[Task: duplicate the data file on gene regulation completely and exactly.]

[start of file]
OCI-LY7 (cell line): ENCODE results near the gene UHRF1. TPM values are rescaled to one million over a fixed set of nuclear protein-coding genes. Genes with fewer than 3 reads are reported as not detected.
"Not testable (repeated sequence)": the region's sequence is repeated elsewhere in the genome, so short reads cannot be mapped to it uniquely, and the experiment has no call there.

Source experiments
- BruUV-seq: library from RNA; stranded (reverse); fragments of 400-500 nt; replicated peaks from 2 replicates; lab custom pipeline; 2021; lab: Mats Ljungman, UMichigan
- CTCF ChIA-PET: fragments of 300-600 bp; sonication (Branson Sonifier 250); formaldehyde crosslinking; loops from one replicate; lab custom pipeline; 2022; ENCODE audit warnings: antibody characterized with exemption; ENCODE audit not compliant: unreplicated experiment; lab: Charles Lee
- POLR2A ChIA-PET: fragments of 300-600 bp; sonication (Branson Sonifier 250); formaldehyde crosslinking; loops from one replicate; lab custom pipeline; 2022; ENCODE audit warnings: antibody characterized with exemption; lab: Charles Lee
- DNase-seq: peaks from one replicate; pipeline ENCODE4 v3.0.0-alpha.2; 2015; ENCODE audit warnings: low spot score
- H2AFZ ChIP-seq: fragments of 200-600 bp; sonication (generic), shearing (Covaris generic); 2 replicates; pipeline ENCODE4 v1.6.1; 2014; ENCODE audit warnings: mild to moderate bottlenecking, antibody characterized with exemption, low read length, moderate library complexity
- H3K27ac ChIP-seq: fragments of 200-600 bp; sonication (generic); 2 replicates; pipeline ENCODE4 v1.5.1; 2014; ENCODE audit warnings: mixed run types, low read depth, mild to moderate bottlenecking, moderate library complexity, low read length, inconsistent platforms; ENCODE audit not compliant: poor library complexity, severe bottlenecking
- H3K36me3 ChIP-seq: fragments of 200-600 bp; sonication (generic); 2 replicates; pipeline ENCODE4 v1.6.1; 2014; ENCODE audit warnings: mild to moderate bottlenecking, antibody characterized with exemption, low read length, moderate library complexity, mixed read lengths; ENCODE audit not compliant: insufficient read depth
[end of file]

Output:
OCI-LY7 (cell line): ENCODE results near the gene UHRF1. TPM values are rescaled to one million over a fixed set of nuclear protein-coding genes. Genes with fewer than 3 reads are reported as not detected.
"Not testable (repeated sequence)": the region's sequence is repeated elsewhere in the genome, so short reads cannot be mapped to it uniquely, and the experiment has no call there.

Source experiments
- BruUV-seq: library from RNA; stranded (reverse); fragments of 400-500 nt; replicated peaks from 2 replicates; lab custom pipeline; 2021; lab: Mats Ljungman, UMichigan
- CTCF ChIA-PET: fragments of 300-600 bp; sonication (Branson Sonifier 250); formaldehyde crosslinking; loops from one replicate; lab custom pipeline; 2022; ENCODE audit warnings: antibody characterized with exemption; ENCODE audit not compliant: unreplicated experiment; lab: Charles Lee
- POLR2A ChIA-PET: fragments of 300-600 bp; sonication (Branson Sonifier 250); formaldehyde crosslinking; loops from one replicate; lab custom pipeline; 2022; ENCODE audit warnings: antibody characterized with exemption; lab: Charles Lee
- DNase-seq: peaks from one replicate; pipeline ENCODE4 v3.0.0-alpha.2; 2015; ENCODE audit warnings: low spot score
- H2AFZ ChIP-seq: fragments of 200-600 bp; sonication (generic), shearing (Covaris generic); 2 replicates; pipeline ENCODE4 v1.6.1; 2014; ENCODE audit warnings: mild to moderate bottlenecking, antibody characterized with exemption, low read length, moderate library complexity
- H3K27ac ChIP-seq: fragments of 200-600 bp; sonication (generic); 2 replicates; pipeline ENCODE4 v1.5.1; 2014; ENCODE audit warnings: mixed run types, low read depth, mild to moderate bottlenecking, moderate library complexity, low read length, inconsistent platforms; ENCODE audit not compliant: poor library complexity, severe bottlenecking
- H3K36me3 ChIP-seq: fragments of 200-600 bp; sonication (generic); 2 replicates; pipeline ENCODE4 v1.6.1; 2014; ENCODE audit warnings: mild to moderate bottlenecking, antibody characterized with exemption, low read length, moderate library complexity, mixed read lengths; ENCODE audit not compliant: insufficient read depth